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Antibiotic utilization for acute respiratory tract infections in U.S. emergency departments.
Antimicrob Agents Chemother. 2014; 58(3):1451-7.AA

Abstract

Inappropriate use of antibiotics for acute respiratory tract infections (ARTIs) has decreased in many outpatient settings. For patients presenting to U.S. emergency departments (EDs) with ARTIs, antibiotic utilization patterns are unclear. We conducted a retrospective cohort study of ED patients from 2001 to 2010 using data from the National Hospital Ambulatory Medical Care Survey (NHAMCS). We identified patients presenting to U.S. EDs with ARTIs and calculated rates of antibiotic utilization. Diagnoses were classified as antibiotic appropriate (otitis media, sinusitis, pharyngitis, tonsillitis, and nonviral pneumonia) or antibiotic inappropriate (nasopharyngitis, unspecified upper respiratory tract infection, bronchitis or bronchiolitis, viral pneumonia, and influenza).There were 126 million ED visits with a diagnosis of ARTI, and antibiotics were prescribed in 61%. Between 2001 and 2010, antibiotic utilization decreased for patients aged<5 presenting with antibiotic-inappropriate ARTI (rate ratio [RR], 0.94; confidence interval [CI], 0.88 to 1.00). Utilization also decreased significantly for antibiotic-inappropriate ARTI patients aged 5 to 19 years (RR, 0.89; CI, 0.85 to 0.94). Utilization remained stable for antibiotic-inappropriate ARTI among adult patients aged 20 to 64 years (RR, 0.99; CI, 0.97 to 1.01). Among adults, rates of quinolone use for ARTI increased significantly from 83 per 1,000 visits in 2001 to 2002 to 105 per 1,000 in 2009 to 2010 (RR, 1.08; CI, 1.03 to 1.14). Although significant progress has been made toward reduction of antibiotic utilization for pediatric patients with ARTI, the proportion of adult ARTI patients receiving antibiotics in U.S. EDs is inappropriately high. Institution of measures to reduce inappropriate antibiotic use in the ED setting is warranted.

Authors+Show Affiliations

Department of Emergency Medicine, University of Alabama at Birmingham, Birmingham, Alabama, USA.No affiliation info availableNo affiliation info available

Pub Type(s)

Journal Article
Research Support, N.I.H., Extramural
Research Support, Non-U.S. Gov't
Research Support, U.S. Gov't, P.H.S.

Language

eng

PubMed ID

24342652

Citation

Donnelly, John P., et al. "Antibiotic Utilization for Acute Respiratory Tract Infections in U.S. Emergency Departments." Antimicrobial Agents and Chemotherapy, vol. 58, no. 3, 2014, pp. 1451-7.
Donnelly JP, Baddley JW, Wang HE. Antibiotic utilization for acute respiratory tract infections in U.S. emergency departments. Antimicrob Agents Chemother. 2014;58(3):1451-7.
Donnelly, J. P., Baddley, J. W., & Wang, H. E. (2014). Antibiotic utilization for acute respiratory tract infections in U.S. emergency departments. Antimicrobial Agents and Chemotherapy, 58(3), 1451-7. https://doi.org/10.1128/AAC.02039-13
Donnelly JP, Baddley JW, Wang HE. Antibiotic Utilization for Acute Respiratory Tract Infections in U.S. Emergency Departments. Antimicrob Agents Chemother. 2014;58(3):1451-7. PubMed PMID: 24342652.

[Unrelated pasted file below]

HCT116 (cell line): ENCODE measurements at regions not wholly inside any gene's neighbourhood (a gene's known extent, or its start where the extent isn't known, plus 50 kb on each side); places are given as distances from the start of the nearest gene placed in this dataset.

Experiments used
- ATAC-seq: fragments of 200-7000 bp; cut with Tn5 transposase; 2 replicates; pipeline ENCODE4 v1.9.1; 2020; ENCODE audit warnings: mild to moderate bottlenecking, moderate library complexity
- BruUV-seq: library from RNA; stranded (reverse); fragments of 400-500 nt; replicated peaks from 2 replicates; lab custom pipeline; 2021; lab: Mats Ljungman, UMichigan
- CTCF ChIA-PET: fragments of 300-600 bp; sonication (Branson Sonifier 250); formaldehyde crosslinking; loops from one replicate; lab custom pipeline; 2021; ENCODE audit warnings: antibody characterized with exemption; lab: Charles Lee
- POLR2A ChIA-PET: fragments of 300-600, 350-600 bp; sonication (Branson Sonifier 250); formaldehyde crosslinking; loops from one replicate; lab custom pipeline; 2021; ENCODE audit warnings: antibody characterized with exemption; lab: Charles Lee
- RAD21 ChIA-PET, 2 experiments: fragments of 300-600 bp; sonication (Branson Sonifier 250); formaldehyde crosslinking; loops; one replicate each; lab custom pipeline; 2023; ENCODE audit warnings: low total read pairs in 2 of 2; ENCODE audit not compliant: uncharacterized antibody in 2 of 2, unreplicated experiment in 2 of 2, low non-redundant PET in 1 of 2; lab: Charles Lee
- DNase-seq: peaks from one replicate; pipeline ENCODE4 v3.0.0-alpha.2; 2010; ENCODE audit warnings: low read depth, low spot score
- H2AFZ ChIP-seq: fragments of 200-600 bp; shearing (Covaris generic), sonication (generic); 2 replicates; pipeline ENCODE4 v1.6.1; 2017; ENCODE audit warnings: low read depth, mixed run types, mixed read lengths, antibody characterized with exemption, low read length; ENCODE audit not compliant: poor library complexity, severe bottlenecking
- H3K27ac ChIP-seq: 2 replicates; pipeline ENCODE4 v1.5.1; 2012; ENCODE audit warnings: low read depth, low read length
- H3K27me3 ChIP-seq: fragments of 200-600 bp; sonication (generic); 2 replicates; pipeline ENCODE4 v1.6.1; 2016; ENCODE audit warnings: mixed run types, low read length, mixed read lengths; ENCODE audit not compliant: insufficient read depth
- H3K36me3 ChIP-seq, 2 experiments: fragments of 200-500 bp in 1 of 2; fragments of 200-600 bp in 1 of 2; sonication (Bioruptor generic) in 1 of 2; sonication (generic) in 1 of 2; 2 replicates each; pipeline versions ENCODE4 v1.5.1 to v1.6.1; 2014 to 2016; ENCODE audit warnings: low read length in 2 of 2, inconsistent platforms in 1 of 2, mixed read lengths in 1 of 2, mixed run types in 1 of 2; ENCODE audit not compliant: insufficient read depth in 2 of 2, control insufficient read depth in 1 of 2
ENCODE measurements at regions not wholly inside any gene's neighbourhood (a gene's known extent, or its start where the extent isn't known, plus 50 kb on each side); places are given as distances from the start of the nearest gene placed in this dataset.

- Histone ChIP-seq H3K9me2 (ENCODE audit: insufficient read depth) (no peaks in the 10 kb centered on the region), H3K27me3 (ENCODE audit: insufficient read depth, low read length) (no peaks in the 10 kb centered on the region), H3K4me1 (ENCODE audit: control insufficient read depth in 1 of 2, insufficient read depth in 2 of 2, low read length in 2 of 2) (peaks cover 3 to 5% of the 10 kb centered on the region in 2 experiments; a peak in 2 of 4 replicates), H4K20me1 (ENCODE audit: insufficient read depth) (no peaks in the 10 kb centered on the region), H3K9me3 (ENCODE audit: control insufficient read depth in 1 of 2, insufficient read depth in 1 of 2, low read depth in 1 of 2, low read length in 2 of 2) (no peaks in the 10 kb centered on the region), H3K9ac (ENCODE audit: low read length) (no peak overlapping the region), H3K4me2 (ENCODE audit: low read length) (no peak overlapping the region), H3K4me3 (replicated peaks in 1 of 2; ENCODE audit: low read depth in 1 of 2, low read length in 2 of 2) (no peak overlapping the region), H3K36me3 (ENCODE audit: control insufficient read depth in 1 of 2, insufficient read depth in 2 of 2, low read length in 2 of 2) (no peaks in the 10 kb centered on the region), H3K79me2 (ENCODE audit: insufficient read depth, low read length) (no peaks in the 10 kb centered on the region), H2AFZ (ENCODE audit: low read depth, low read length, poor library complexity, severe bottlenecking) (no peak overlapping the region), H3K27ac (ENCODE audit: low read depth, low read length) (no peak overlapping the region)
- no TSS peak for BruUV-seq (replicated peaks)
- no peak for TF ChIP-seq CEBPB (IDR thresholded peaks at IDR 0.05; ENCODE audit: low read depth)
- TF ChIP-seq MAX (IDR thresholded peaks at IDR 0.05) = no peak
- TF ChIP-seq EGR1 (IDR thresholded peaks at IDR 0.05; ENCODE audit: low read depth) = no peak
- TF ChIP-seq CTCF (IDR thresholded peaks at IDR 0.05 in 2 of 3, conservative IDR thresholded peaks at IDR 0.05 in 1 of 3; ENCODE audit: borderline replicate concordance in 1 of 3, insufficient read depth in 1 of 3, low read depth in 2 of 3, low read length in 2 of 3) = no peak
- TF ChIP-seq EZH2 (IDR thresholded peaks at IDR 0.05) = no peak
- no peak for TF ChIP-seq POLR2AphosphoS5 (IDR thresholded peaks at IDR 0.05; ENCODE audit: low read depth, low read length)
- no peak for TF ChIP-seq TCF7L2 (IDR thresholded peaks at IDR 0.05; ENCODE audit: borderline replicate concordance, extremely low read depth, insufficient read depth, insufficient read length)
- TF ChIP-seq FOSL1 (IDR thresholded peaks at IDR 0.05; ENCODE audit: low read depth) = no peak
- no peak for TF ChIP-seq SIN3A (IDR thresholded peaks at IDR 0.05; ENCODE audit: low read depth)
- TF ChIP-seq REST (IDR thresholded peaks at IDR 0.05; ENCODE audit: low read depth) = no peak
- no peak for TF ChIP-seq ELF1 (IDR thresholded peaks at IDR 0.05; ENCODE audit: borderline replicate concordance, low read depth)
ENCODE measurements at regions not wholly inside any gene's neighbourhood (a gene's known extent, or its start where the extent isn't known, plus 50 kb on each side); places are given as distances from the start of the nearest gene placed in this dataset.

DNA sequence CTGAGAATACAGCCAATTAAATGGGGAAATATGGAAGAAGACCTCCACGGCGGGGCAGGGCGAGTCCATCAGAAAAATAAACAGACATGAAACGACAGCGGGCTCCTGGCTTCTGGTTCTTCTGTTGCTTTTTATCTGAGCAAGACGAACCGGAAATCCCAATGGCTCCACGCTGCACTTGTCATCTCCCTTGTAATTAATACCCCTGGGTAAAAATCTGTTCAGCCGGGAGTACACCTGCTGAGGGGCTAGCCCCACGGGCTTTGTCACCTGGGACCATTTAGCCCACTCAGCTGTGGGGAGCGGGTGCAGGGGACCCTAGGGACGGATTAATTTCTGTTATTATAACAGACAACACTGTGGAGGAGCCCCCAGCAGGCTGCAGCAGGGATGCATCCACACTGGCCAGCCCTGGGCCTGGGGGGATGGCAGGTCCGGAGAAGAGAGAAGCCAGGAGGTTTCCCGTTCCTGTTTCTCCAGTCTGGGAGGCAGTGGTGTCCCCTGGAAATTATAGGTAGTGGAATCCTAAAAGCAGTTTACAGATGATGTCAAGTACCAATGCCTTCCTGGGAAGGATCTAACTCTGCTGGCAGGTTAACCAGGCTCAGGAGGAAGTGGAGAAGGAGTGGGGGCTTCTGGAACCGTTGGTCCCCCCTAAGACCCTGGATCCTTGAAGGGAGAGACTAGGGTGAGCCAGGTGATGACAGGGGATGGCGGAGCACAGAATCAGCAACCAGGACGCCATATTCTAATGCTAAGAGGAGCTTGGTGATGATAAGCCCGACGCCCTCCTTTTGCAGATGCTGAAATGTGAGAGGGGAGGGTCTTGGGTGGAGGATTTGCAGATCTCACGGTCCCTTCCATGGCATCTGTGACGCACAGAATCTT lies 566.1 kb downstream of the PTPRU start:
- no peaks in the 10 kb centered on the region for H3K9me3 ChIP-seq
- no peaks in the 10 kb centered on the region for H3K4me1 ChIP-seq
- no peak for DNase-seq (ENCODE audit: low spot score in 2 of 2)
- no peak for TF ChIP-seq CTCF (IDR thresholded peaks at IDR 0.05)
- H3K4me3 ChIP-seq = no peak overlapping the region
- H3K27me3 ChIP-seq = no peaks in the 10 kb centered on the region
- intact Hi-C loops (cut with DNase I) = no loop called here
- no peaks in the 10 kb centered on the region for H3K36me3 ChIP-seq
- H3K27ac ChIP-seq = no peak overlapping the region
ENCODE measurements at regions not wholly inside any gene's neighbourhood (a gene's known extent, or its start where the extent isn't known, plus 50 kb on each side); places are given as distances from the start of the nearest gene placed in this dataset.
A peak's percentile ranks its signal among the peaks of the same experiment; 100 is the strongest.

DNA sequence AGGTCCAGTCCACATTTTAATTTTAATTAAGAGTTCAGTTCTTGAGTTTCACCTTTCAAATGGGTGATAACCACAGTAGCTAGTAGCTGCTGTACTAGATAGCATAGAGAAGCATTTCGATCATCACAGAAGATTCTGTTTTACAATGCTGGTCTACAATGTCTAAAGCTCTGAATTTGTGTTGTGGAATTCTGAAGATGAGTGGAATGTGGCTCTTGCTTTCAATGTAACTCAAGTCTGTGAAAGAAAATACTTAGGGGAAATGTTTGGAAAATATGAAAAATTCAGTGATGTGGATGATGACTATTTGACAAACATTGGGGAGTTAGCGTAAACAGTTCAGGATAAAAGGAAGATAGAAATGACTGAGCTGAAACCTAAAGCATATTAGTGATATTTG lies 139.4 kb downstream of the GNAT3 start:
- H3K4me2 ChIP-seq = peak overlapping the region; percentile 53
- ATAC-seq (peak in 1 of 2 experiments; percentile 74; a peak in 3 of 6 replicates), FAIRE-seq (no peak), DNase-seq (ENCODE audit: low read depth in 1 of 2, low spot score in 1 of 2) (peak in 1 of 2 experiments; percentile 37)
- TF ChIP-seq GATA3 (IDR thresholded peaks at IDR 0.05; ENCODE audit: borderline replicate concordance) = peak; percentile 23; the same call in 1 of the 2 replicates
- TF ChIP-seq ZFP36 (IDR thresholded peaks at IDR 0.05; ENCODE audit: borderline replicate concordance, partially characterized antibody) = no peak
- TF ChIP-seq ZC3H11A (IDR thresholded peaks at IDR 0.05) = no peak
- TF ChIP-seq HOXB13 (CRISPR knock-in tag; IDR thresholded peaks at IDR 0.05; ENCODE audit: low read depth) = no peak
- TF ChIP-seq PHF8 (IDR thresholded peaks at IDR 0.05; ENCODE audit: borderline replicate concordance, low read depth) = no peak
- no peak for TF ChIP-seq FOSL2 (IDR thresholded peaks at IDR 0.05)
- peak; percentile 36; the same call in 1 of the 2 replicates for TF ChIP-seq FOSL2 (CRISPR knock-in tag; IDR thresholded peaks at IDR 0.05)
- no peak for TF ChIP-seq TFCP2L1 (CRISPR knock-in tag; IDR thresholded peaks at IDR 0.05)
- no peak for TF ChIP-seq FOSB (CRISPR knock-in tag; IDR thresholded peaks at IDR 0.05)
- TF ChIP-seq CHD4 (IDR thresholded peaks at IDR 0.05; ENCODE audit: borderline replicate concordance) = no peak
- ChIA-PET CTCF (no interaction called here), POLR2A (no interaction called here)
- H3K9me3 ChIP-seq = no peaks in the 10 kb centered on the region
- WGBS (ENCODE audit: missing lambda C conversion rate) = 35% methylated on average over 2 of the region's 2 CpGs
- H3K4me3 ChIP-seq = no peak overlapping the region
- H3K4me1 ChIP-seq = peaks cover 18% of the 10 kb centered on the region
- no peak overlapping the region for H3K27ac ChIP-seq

* Article titles in AMA citation format should be in sentence-case
TY - JOUR T1 - Antibiotic utilization for acute respiratory tract infections in U.S. emergency departments. AU - Donnelly,John P, AU - Baddley,John W, AU - Wang,Henry E, Y1 - 2013/12/16/ PY - 2013/12/18/entrez PY - 2013/12/18/pubmed PY - 2014/10/29/medline SP - 1451 EP - 7 JF - Antimicrobial agents and chemotherapy JO - Antimicrob Agents Chemother VL - 58 IS - 3 N2 - Inappropriate use of antibiotics for acute respiratory tract infections (ARTIs) has decreased in many outpatient settings. For patients presenting to U.S. emergency departments (EDs) with ARTIs, antibiotic utilization patterns are unclear. We conducted a retrospective cohort study of ED patients from 2001 to 2010 using data from the National Hospital Ambulatory Medical Care Survey (NHAMCS). We identified patients presenting to U.S. EDs with ARTIs and calculated rates of antibiotic utilization. Diagnoses were classified as antibiotic appropriate (otitis media, sinusitis, pharyngitis, tonsillitis, and nonviral pneumonia) or antibiotic inappropriate (nasopharyngitis, unspecified upper respiratory tract infection, bronchitis or bronchiolitis, viral pneumonia, and influenza).There were 126 million ED visits with a diagnosis of ARTI, and antibiotics were prescribed in 61%. Between 2001 and 2010, antibiotic utilization decreased for patients aged<5 presenting with antibiotic-inappropriate ARTI (rate ratio [RR], 0.94; confidence interval [CI], 0.88 to 1.00). Utilization also decreased significantly for antibiotic-inappropriate ARTI patients aged 5 to 19 years (RR, 0.89; CI, 0.85 to 0.94). Utilization remained stable for antibiotic-inappropriate ARTI among adult patients aged 20 to 64 years (RR, 0.99; CI, 0.97 to 1.01). Among adults, rates of quinolone use for ARTI increased significantly from 83 per 1,000 visits in 2001 to 2002 to 105 per 1,000 in 2009 to 2010 (RR, 1.08; CI, 1.03 to 1.14). Although significant progress has been made toward reduction of antibiotic utilization for pediatric patients with ARTI, the proportion of adult ARTI patients receiving antibiotics in U.S. EDs is inappropriately high. Institution of measures to reduce inappropriate antibiotic use in the ED setting is warranted. SN - 1098-6596 UR - https://www.unboundmedicine.com/medline/citation/24342652/Antibiotic_utilization_for_acute_respiratory_tract_infections_in_U_S__emergency_departments_ L2 - http://aac.asm.org/cgi/pmidlookup?view=long&amp;pmid=24342652 DB - PRIME DP - Unbound Medicine ER -